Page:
1. I’ve always loved the shin bone quote from Twain. Obviously I love Austen dearly, but the fact that Twain hated her so much has always reminded me that it’s okay for readers to have differing opinions and tastes in books. If someone as intelligent as Twain could hate Austen, then it’s okay for me note to love all classics equally.

    I love how each time I read one of Austen novels I’m struck by a new insight or level of depth. The first layer might be a romance, but her social commentary was unmatched! I love Austen in August!

    Also, I just read something hilarious. Apparently Twain used to write really mean letters to people who pissed him off. He would put them in the mailbox, completely satisfied that he was giving the person a much-needed thrashing… then his wife would get the letter out and throw them away. He never knew it! Cracked me up.


      • A good example, I think, of how well they worked together. He was madly in love with her… and never the same after she died.


      • I remember. I never liked Twain until I read his biography and saw the depth of feeling beneath the harsh humor. (To be honest, I didn’t like Austen until I read her biography, either.)


      • I can understand that, at least about Twain; although many people do mistake Jane Austen for being too simple, too saccharine (Twain was one of these) and therefore do not consider her a very important writer, until they dig a bit deeper. I could see how reading about her actual life would help in that regard!

        It’s difficult not to judge works by their authors – I sometimes have the opposite problem (hate to buy/read/praise books by writers I can’t stand personally, such as Orson Scott Card and Ayn Rand). I do my best to remain objective but, you know, feelings are feelings. 🙂


      • My issue was I found her trite, shallow, and cold. I couldn’t understand why everyone loved Pride & Prejudice. Sort of like my initial opinion of Twain, I thought she was famous for pointing and laughing at people — that’s all. When I read about her life, I became immersed in the world she grew up in, and I realized a great respect for the way she quietly observed and made light of what she saw. I started to realize how bold she was, for a woman of her era. I could imagine her romping with her brothers. Her quiet mockery became courage, joviality, great intelligence. I saw depth in the little social intricacies I didn’t understand in my initial read of P&P. I imagined myself in her world, and what courage it took to read sweeping, romantic horror novels like Radcliffe’s, and male versions of female characters, and present a different picture in her own works. To say with her pen — that’s not what women are like at all. Here, then, is our true world. And deliver it gently, and laughingly, and intelligently, and distinctly, and critique it while entertaining. To keenly debate the traditions of her era and social setting while also story-telling.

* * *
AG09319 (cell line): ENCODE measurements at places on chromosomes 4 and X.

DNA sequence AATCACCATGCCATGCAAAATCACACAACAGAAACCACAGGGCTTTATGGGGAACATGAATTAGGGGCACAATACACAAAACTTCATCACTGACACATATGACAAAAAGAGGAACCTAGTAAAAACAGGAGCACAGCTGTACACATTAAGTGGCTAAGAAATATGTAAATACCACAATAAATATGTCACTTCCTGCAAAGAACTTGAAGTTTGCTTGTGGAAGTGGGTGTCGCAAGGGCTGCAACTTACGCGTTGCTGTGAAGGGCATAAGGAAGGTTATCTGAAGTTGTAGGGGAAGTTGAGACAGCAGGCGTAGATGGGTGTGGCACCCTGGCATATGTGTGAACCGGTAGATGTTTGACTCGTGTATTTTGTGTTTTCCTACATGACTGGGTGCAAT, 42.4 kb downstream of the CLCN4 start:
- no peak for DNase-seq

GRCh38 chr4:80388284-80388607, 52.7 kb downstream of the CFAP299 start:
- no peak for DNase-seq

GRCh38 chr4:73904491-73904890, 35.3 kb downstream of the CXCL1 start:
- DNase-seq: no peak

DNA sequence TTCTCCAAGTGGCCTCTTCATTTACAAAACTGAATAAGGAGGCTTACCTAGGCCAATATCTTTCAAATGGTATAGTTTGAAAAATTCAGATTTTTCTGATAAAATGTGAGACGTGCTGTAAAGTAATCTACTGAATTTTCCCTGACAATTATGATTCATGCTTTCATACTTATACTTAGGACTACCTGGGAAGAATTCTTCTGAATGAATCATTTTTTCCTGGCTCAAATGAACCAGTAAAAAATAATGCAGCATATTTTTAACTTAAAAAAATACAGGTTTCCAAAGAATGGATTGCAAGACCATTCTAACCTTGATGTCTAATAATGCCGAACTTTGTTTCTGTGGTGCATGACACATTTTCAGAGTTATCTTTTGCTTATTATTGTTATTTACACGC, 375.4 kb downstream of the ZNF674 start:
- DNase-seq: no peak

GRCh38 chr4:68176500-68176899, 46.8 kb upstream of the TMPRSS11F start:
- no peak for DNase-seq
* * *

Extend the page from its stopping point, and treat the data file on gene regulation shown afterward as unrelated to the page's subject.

I don’t know if I’m describing this well at all. But she was and is so original. Reading her works is like going back in time and observing her world through a reporter’s eyes — a reporter with a sardonic Mark Twain eye and a dry sense of humor. Quite funny!!


  2. I think author’s tend to be more critical of other author’s work and sometimes are maybe too fond of their own work to appreciate others work the way that readers are able to appreciate different authors work, as maybe readers don’t have such a narrow view of a author’s work and maybe that is why Twain was more critical of Austen’s work. And maybe Twain just didn’t appreciate the sublteness of Austen’s work.


  3. I am not Austen fan but feel Twain’s words were a little over the top. The question I would have for Twain is “why did you read her books more than once?”


  4. I have yet to read any Mark Twain (I have seen enough of Tom Sawyer and Huckleberry Finn). Charles Dickens may have been an extraordinary author but he lacks morals (in my opinion) so his opinion of Austen holds little or no water with me. I would also place Austen up there with Hardy (I have read 2 of his books in the last year) but I have yet to get through my first Zola (ugh, just not excited enough to pick it back up). I have read Emma, S&S, and I am no reading P&P. I have been reading in order of publication but you have made me wonder if I should now find out the order they were written and go that route. However, I have not been disappointed with any of them so far. I am so thrilled that you are hosting Austen in August! I am making a TBR list from your posts. Austens birthday is in December and i will be be reading more of her then too!


  5. The more I hear about Northanger Abbey, the more I want to read it.

    I’ve heard (probably from you) that Twain and Dickens didn’t like Austen’s novels, but everyone can have an opinion. I know people who have loved books I’ve hated and vice versa.


  6. Do I have my favorites? Sure. Could I rank them in some kind of personal “best” to “worst” order? Yes, although that “worst” categorization would be basically meaningless, as there’s no such thing as a “bad” Austen novel.

    Exactly!! My least favorite so far is Persuasion. When people find this out, they always want to convince me to like Persuasion, and it’s hard to make them understand that I love Persuasion. (I do!) I just don’t love it as strongly as Pride & Prejudice, Sense & Sensibility, and Northanger Abbey. And that’s not really a bad thing.

    (No idea yet what I think of Mansfield Park and Emma.) 🙂


    • Yep! I’m actually reading Persuasion right now and, so far, it is my least favorite. But, again, it’s least favorite in a rather incredible oeuvre. I’m only about half-way through it, though, so I’m trying to hold off actual opinions until I finish.